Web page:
## Doctoral Dissertations

#### Title

#### Date of Award

12-1991

#### Degree Type

Dissertation

#### Degree Name

Doctor of Philosophy

#### Major

Mathematics

#### Major Professor

Vasilios, Alexiades

#### Committee Members

Suzanne Lenhart, Henry Simpson, Oscar Koraneel, Eugene Macpherson, Roger Arimillil

#### Abstract

A physical problem involving the melting/freezing of a phase-change material (PCM) is the applied setting of this research. The development of models that couple the partial differential equations for energy transport and fluid motion with phases of differing densities is a primary goal of the research. In Chapter 2, a general framework is developed for the formulation of conservation laws that admit interfaces. A notion of weak solution is developed and its relation with classical and other weak formulations is discussed. Conditions that hold across various kinds of interfaces are also developed. The formulation is examined for the conservation of mass, momentum and energy in Chapter 3. In Chapter 4, a numerical method for the solution of conservation law equations is given. The method uses a Crank-Nicolson time discretization and solves the implicit equations with a Newton/Approximate Factorization technique. The method captures interfaces and is consistent with the control volume weak formulations of Chapter 2. The numerical solution converges to the distributional solution of the conservation law. In Chapter 5, three applications of the theory are developed and numerical computations are presented. First, a one dimensional problem is studied involving conservation of mass. momentum and energy in a phase-change material with a liquid density larger than that of the solid. The second application is a suction problem in two dimensions. The bulk movement of a liquid and void are simulated with and without the effects of surface tension. The third application is to a three-dimensional simulation of the heating of a cylindrical canister of PCM in 1-g and 0-g. For this simulation the Marangoni stress is the important driving force on the flow.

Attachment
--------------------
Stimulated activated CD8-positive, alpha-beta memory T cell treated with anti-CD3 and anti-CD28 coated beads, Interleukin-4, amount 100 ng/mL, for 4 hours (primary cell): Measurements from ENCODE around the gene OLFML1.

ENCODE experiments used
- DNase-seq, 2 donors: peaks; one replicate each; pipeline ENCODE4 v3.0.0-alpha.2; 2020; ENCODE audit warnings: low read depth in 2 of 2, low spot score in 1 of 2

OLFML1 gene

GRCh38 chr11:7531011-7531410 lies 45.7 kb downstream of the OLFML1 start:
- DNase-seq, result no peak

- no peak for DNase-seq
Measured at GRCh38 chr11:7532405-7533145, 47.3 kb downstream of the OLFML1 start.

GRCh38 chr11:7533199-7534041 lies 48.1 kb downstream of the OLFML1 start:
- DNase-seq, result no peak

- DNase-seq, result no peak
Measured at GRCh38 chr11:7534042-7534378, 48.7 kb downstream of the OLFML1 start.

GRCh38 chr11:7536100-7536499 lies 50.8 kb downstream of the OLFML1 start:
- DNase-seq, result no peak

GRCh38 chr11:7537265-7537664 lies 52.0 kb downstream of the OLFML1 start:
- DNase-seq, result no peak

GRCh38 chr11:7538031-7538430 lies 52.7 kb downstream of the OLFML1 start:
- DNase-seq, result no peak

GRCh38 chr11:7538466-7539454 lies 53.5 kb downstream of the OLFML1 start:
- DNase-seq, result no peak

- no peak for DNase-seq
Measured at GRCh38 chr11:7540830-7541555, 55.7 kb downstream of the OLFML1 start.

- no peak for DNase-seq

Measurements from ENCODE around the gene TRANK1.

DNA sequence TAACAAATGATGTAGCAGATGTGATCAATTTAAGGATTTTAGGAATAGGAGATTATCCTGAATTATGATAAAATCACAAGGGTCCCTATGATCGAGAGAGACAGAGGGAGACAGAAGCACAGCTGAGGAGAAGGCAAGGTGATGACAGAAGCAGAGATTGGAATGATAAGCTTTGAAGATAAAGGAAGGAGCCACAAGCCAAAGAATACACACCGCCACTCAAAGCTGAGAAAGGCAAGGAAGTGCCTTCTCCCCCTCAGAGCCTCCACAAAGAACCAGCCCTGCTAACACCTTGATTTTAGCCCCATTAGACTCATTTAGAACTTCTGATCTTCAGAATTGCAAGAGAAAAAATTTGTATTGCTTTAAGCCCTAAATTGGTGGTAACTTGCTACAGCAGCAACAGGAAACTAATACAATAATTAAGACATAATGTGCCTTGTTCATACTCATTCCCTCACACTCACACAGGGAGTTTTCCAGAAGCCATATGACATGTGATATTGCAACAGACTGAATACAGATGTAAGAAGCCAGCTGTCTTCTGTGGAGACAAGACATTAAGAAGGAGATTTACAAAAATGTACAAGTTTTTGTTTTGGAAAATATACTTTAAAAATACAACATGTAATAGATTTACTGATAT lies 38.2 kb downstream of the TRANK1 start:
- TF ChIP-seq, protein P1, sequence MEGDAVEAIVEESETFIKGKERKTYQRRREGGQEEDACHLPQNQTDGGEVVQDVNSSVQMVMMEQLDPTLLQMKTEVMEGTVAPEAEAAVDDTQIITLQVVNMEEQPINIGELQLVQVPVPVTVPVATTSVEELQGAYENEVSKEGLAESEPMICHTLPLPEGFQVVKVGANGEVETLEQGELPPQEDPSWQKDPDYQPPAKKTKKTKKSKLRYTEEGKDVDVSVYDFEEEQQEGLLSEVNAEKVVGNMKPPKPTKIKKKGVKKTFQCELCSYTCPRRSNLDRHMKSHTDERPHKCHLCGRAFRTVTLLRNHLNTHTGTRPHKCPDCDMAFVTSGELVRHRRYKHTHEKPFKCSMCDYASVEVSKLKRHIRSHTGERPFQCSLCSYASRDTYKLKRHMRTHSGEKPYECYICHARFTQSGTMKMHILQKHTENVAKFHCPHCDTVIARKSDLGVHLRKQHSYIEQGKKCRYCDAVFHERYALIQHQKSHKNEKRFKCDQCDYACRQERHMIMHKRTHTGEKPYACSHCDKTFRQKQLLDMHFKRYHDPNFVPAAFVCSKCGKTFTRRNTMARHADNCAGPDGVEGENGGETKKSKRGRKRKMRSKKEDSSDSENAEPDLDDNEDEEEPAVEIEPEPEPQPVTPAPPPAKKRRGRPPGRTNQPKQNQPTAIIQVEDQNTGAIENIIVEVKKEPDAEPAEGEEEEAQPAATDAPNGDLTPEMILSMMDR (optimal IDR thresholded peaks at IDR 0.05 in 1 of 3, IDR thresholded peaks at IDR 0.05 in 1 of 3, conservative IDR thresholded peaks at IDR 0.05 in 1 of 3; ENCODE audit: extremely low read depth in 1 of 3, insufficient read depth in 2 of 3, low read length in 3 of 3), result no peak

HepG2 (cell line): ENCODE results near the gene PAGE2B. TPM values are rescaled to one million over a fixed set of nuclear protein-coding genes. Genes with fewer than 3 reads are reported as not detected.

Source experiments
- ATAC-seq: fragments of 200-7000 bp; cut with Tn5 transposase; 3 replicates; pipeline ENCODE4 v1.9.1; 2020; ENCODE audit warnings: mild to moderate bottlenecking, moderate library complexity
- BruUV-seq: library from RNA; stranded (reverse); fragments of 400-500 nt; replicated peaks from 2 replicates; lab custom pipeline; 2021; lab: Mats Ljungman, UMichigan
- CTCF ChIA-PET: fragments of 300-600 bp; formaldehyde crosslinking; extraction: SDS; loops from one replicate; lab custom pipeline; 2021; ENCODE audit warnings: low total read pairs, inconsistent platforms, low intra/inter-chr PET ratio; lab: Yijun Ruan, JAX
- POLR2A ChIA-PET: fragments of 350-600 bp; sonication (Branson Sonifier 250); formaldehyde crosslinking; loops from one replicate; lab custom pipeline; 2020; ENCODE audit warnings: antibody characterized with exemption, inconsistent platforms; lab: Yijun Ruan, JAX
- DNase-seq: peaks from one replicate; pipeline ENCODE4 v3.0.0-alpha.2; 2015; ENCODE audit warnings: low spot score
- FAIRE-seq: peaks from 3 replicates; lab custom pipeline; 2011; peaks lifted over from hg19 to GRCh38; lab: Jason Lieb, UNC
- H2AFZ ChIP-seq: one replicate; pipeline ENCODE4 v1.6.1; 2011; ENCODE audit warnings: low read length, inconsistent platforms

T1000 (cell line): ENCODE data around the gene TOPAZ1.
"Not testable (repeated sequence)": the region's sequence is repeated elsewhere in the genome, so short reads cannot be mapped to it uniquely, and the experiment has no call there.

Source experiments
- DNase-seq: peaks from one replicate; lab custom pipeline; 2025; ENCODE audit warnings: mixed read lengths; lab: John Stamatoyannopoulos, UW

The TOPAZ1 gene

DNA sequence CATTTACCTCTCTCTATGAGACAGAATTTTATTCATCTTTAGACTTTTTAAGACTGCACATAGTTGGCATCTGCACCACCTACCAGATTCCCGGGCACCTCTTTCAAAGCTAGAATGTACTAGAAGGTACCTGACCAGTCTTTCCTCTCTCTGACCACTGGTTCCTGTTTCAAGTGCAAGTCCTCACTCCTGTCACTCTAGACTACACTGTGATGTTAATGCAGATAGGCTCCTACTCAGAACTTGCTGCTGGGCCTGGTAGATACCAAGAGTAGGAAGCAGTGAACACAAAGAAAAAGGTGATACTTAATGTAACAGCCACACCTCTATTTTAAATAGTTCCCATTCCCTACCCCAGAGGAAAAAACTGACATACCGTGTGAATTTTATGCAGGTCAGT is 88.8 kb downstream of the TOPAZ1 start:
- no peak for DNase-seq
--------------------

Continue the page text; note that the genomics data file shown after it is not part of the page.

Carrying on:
#### Recommended Citation

Drake, John Bryant, "Convection in the Melt. " PhD diss., University of Tennessee, 1991.

https://trace.tennessee.edu/utk_graddiss/1256